Britain’s Vote on European Union Membership


Update: Britain has voted to exit the European Union. It is a historic decision sure to reshape the nation’s place in the world. For more about the fallout, The Times prepared an updated explainer of the basics.

Britain held a referendum on Thursday on whether to leave the European Union, a process often referred to as “Brexit.”

The reasons for and against
Those who favor leaving argue that the European Union has changed enormously over the last four decades with regard to the size and the reach of its bureaucracy, diminishing British influence and sovereignty.
Those who want to stay say that a medium-size island needs to be part of a larger bloc of like-minded countries to have real influence and security in the world, and that leaving would be economically costly.

What are pollsters and bettors predicting?
As the campaign progressed, the odds against “Brexit” gradually became smaller, then they rose again. Betfair, a betting exchange, had the “Remain” camp with an 80 percent chance of winning on the day of the vote.

Who is arguing to stay, and who to go?
REMAIN Prime Minister David Cameron leads the “Remain” camp, and he could lose his job if his effort fails. Behind him are most of the Conservative government he leads, the Labour Party, the Liberal Democrats and the Scottish National Party, which is strongly pro-Europe.
Most independent economists and large businesses favor staying in, as do the most recent heads of Britain’s intelligence services. President Obama, Chancellor Angela Merkel of Germany and President Xi Jinping of China also want Britain to stay in.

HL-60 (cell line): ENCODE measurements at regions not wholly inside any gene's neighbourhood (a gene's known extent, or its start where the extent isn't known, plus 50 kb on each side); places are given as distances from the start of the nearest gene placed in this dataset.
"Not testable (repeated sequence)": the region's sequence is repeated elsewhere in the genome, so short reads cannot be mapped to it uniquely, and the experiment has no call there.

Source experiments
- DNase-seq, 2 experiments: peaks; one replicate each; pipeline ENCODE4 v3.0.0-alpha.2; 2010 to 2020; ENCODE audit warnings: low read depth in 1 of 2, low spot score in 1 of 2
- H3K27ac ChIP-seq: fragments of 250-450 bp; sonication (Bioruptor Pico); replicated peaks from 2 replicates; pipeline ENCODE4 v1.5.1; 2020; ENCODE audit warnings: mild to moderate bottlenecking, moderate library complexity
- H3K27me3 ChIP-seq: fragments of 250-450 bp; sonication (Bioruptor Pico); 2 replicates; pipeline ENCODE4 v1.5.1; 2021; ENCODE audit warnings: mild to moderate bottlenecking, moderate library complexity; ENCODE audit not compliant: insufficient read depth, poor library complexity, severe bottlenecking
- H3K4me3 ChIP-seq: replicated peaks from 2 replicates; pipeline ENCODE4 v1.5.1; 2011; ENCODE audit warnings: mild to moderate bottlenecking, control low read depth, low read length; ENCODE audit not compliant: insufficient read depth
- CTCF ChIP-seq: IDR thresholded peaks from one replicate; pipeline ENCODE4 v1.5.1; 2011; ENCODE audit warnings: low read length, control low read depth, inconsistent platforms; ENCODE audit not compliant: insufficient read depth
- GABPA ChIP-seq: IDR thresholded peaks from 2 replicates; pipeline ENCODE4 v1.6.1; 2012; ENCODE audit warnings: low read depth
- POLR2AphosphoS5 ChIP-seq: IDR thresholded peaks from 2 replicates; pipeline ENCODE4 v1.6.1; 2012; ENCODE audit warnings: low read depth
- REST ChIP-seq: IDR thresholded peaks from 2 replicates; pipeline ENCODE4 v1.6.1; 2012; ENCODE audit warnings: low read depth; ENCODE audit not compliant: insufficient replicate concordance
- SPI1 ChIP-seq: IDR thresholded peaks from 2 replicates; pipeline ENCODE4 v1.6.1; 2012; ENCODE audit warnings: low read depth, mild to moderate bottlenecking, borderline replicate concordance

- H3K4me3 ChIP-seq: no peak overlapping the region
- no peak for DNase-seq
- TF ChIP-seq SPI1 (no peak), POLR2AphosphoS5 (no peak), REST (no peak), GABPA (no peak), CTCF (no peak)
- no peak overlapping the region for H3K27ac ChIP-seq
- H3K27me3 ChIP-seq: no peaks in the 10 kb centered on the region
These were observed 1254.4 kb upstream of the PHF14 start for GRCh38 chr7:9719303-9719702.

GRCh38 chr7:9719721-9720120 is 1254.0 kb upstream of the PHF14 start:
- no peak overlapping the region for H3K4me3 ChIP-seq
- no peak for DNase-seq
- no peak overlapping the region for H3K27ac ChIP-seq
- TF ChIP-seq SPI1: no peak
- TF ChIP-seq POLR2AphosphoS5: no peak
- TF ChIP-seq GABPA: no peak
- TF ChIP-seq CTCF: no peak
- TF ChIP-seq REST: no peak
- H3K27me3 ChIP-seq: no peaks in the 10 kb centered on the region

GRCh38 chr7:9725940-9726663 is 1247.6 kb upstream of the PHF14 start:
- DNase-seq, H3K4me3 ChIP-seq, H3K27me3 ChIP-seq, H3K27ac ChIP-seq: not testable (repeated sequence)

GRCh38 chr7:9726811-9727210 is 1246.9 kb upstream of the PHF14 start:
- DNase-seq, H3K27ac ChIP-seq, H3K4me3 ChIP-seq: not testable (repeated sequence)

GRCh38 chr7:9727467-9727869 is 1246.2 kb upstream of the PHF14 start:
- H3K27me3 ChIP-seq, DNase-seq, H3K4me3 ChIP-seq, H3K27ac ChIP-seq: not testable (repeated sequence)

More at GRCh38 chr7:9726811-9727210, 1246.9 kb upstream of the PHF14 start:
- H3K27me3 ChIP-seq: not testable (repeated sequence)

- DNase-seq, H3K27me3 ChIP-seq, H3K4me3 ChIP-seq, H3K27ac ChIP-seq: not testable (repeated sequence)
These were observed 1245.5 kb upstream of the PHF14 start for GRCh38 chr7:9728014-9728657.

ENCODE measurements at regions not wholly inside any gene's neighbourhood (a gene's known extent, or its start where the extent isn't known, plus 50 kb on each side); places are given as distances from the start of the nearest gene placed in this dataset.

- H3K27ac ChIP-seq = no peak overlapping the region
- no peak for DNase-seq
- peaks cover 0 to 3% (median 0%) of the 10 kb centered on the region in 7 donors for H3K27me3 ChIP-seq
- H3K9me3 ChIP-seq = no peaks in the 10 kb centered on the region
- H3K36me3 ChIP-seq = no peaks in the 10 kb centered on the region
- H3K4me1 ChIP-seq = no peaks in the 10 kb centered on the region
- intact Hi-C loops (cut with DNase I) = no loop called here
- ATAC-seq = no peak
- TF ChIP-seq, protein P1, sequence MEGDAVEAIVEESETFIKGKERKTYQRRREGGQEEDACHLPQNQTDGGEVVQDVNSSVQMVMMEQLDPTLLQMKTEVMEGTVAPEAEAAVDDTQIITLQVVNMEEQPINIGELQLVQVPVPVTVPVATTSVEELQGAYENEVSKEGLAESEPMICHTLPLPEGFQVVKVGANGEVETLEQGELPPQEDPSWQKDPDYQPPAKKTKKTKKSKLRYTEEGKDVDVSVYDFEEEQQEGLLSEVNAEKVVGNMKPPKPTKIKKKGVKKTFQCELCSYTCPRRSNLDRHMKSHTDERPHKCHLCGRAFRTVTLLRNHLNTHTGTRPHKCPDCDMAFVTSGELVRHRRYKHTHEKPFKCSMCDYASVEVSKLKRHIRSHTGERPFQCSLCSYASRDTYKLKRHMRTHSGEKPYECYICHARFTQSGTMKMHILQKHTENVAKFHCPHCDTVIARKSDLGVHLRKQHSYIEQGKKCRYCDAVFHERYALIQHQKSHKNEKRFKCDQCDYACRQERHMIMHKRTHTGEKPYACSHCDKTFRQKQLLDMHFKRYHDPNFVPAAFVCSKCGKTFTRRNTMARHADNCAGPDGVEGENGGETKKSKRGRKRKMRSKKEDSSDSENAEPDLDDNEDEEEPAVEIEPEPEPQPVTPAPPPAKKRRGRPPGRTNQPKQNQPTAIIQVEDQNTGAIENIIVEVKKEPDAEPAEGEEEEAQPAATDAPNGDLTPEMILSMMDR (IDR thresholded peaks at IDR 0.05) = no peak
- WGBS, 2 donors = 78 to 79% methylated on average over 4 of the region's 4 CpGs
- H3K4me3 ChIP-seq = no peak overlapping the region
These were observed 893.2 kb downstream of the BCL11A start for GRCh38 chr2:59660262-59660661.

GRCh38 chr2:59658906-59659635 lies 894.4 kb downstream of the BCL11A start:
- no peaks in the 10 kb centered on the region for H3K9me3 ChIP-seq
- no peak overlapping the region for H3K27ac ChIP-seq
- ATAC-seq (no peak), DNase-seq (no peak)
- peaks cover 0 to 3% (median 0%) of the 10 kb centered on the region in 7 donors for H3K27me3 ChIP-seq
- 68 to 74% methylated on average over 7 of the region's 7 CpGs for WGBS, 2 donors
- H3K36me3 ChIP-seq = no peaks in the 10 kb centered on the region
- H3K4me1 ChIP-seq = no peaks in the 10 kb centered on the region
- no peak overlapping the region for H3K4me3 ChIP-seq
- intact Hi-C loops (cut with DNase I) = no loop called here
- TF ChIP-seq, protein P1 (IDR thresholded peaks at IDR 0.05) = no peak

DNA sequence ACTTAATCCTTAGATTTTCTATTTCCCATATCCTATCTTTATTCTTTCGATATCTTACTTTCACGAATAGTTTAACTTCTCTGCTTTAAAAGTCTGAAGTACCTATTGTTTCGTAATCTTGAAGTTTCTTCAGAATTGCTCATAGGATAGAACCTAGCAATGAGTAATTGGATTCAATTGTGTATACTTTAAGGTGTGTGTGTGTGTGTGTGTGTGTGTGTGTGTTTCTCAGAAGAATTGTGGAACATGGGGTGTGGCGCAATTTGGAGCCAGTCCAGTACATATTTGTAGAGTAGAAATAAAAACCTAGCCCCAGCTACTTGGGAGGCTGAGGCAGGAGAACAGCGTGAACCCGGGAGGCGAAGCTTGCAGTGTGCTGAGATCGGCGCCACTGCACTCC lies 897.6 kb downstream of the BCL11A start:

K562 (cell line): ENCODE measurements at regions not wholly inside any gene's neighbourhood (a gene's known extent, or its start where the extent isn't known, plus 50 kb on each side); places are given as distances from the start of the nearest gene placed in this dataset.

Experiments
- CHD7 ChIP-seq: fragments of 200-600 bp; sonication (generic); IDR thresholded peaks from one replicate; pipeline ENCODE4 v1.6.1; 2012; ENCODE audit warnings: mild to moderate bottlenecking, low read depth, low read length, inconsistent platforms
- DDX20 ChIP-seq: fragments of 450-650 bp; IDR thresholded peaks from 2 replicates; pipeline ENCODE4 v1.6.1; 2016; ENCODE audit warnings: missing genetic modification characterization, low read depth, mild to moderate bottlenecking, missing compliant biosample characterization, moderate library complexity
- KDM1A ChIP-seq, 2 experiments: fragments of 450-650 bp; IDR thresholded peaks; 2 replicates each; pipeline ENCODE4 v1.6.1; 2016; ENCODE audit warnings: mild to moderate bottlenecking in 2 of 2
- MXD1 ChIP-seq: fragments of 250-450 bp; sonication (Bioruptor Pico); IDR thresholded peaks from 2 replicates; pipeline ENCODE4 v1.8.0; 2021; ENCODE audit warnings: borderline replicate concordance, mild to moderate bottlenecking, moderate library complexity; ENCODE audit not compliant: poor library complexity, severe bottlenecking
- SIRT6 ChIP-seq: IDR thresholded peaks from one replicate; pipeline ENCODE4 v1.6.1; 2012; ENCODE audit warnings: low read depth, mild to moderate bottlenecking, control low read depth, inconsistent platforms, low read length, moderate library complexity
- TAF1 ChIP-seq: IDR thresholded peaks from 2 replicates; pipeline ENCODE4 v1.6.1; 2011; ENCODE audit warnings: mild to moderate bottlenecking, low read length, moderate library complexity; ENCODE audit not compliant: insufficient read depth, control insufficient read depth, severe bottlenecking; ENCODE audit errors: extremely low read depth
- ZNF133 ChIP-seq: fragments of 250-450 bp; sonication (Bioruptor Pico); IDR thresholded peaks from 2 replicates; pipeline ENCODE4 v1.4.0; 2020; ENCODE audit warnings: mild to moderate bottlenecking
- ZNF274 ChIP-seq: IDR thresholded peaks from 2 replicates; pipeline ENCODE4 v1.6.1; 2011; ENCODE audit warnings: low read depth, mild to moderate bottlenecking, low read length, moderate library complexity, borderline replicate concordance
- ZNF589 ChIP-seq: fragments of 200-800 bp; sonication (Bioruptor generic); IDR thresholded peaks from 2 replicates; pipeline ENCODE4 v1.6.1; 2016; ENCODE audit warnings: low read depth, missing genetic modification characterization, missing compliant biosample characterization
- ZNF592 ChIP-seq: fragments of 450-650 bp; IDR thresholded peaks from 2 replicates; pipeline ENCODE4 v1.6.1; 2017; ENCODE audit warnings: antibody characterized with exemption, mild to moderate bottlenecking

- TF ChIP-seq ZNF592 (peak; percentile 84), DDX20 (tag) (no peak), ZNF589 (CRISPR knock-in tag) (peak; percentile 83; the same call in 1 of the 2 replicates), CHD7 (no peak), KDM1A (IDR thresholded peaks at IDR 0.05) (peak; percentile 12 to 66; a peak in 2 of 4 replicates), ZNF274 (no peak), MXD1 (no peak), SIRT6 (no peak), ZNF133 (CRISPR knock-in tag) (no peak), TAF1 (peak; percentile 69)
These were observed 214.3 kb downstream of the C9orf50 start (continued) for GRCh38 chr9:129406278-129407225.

LEAVE The “Leave” camp is led by Michael Gove, the justice minister, and Boris Johnson, the former mayor of London. Nearly half the Conservative members of Parliament favor leaving, as do the members of the U.K. Independence Party, or UKIP, and its leader, Nigel Farage. Their main issues are sovereignty and immigration.
Abroad, the French National Front leader, Marine Le Pen, favors Brexit, as do other anti-Europe parties in Germany, the Netherlands and elsewhere.
A vigil in Parliament Square in London for Jo Cox, a member of Parliament who was killed in northern England on Thursday.


Jo Cox, a member of Parliament, was shot and killed outside a library in her district of Birstall, England, last week. With the referendum days away, campaigning was immediately suspended as a gesture of respect. It resumed on Sunday.
Ms. Cox, 41, was a vocal supporter of Britain’s remaining in the bloc. When the suspect in her killing, Thomas Mair, was asked in court for his name, he answered, “My name is death to traitors, freedom for Britain.”

What is the history?
The European Union began in 1951 as the European Coal and Steel Community, an effort by six nations to heal the fissures of World War II through duty-free trade. In 1957, the Treaty of Rome created the European Economic Community, or Common Market.
Britain tried to join later, but President Charles de Gaulle of France vetoed its application in 1963 and in 1967. Britain finally joined in 1973.
Has a vote like this happened before?